preliminary analysis of the tussle between the Local Co-ordinating Committees (LCCS) and SNC president Burhan Ghalioun from James Miller at EAWorldview:Syria: Some
The LCCS is a networked organisation that operates in every major city and many towns and villages across Syria … The LCCS, while not explicitly political, has a huge degree of influence inside Syria. With its validation of information and attempts to release unified statements from committees around the country, if the LCCS says that the SNC or Burhan Ghalioun do not represent the will of the Syrian people, then this has significant repercussions.
So it would appear that Ghalioun’s resignation is recognition that he has lost the public support of the Syrian opposition.
However, Miller cautions that a close reading of Ghalioun’s “resignation” statement suggests he many not stand down if the adequate “replacement” is not discovered.
Miller also cautions against overstating rifts within the opposition:
"Splintered" suggests that there are major ideological divisions within the opposition. There aren’t. Nationwide, the sentiment in the streets is clear: most people believe in the Free Syrian Army, they believe in foreign intervention, and they renounce sectarian divides …
What’s more, the Syrian opposition seems to be progressing without leadership. The SNC is not organising street protests, nor do they appear to have played a role in the arming of opposition fighters, nor are they coordinating attacks against the Assad military. Yet all of these occur daily.
The Syrian resistance to the Assad government, represented by the peaceful protests and the armed insurgency, are gradually eroding the pillars of the regime.
the video below, said to have been filmed today, they can be seen clinging to a UN car and hoisting the revolution flag.Syria: Students at Aleppo university gave a noisy, almost rapturous welcome to UN monitors. In
Tweets say some of them chanted “freedom” in English and Kurdish.
Syria: Reuters has more from Ghalioun’s resignation statement:
"I declare my resignation as soon as a replacement is found through elections or consensus," Ghalioun told Reuters.
"I have not chosen this post for personal gain, but I have been accepting it to preserve cohesion. I am not ready to be a cause for division. The revolution is above personalities," he added.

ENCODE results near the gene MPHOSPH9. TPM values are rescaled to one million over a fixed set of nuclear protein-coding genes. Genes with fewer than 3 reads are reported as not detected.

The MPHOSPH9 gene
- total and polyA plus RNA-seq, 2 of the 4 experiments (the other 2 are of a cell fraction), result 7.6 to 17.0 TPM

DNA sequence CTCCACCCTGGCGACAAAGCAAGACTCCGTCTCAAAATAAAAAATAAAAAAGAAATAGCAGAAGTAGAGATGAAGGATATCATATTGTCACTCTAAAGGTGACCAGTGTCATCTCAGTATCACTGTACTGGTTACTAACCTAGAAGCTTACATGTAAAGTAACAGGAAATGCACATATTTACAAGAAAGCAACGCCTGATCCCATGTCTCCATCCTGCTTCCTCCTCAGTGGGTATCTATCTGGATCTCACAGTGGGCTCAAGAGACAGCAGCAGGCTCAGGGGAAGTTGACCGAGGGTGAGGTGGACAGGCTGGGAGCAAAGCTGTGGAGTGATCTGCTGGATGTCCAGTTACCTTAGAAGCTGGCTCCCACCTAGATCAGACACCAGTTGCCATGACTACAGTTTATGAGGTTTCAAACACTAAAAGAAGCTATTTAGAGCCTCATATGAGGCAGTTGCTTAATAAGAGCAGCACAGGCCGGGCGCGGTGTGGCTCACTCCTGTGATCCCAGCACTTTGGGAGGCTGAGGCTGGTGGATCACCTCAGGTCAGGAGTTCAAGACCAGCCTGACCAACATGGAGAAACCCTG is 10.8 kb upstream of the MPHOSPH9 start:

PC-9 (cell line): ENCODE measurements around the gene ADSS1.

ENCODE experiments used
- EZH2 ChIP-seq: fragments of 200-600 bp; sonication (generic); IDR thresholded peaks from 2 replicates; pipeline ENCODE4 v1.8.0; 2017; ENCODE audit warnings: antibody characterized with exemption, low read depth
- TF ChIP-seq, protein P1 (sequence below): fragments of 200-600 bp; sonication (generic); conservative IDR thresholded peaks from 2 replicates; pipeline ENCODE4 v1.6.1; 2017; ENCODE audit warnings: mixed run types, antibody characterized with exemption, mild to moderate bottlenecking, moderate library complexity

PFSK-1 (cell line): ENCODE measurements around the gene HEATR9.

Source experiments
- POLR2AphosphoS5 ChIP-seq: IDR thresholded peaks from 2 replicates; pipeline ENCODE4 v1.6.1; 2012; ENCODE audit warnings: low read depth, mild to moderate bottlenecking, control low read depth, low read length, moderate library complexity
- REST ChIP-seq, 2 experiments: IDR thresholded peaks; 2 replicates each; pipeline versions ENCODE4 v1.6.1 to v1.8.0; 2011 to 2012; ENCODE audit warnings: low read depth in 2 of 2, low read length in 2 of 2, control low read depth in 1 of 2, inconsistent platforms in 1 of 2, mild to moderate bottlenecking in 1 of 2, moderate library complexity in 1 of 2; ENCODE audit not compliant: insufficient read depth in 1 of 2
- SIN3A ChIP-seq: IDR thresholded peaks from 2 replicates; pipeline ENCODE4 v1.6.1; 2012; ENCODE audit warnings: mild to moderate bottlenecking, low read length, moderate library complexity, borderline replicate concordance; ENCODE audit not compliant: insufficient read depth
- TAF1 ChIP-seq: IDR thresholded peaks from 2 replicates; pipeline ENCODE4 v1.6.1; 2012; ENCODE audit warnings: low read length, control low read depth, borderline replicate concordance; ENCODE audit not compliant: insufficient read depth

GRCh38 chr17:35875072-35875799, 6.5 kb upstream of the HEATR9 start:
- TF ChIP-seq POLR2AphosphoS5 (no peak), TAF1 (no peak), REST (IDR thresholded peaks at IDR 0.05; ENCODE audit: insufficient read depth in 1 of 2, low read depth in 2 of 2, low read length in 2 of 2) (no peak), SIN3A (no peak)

The splintered Syrian National Council re-elected the secular liberal Ghalioun as president on Tuesday, but several senior members said his continued re-election would not help the council promote a democratic alternative to President Bashar al-Assad.
Ghalioun has led the opposition in exile since the SNC’s creation in August 2011.
Infighting and a lack of political coherence within the SNC have hindered its effort to win formal international recognition as the sole legitimate representative of the anti-Assad movement.
Meanwhile, Shakeeb al-Jabri tweets:
Ghalioun’s resignation is a step forward for the SNC but that does not solve its problems. Major reform still needed.#Syria
… and Marc Lynch introduces a note of scepticism:
Ghalioun to step down as head of SNC once a replacement can be found; of course if replacement could be found he’d have gone long ago…
Syria: Rafif Jouejati, English-language spokeswoman for the Local Co-ordinating Committees in Syria, criticised the leadership of the opposition Syrian National Council as ineffective, unaccountable, and out of touch with the demands of protesters.
Jouejati said that under the leadership of Burhan Ghalioun the SNC had failed to lobby for international intervention as protesters have demanded.
In an interview with the Guardian she said:
People on the streets have request assistance at multiple levels. First and foremost they have requested humanitarian relief in the form of humanitarian corridors . We believe the SNC has failed at that level. People on the streets have also asked for military intervention, and what we have seen is more political processes, like the Annan plan, which has not resulted in any change for the people on the streets.
Explaining the LCC’s decision to threaten to withdraw from the group, Jouejati said: “The SNC is not operating in the true democratic principles it promised when it was initially formed. Our issue is that major decisions are being taken by a select group of people at the executive levels without regard to the remainder of the SNC.”
She conceded that LCC’s threat of withdrawing from the SNC “may appear to make divisions” in the opposition worse. But she claimed it was a “healthy” development because it showed the opposition was beginning to understand what they wanted. She said:
In the past we have only been able to say what we don’t want. Now we are able to articulate much more clearly what we do want. The differences will be resolved. This statement from the LCC is a wake up call. The SNC is going to need reorganise itself.
Speaking before Burhan Ghalioun announced his resignation, she said: “He was elected by a small number of people within the SNC. I’m not sure his re-election reflects the general desires of the SNC membership. The SNC needs to reassess its priorities and its decision making processes. If they wish to be an inclusive umbrella organisation they will need to reflect their constituency. Right now they are now.”
Ghalioun had failed on the three fronts: internationally, achieving consensus within the council and demonstrating transparency, Jouejati said. “Many of the financial dealings are still a mystery,” she said.
Syria: Burhan Ghalioun, the newly re-elected president of the Syrian National Council, has told Al-Arabiya satellite channel that he will step down as soon as a replacement is found. More details shortly.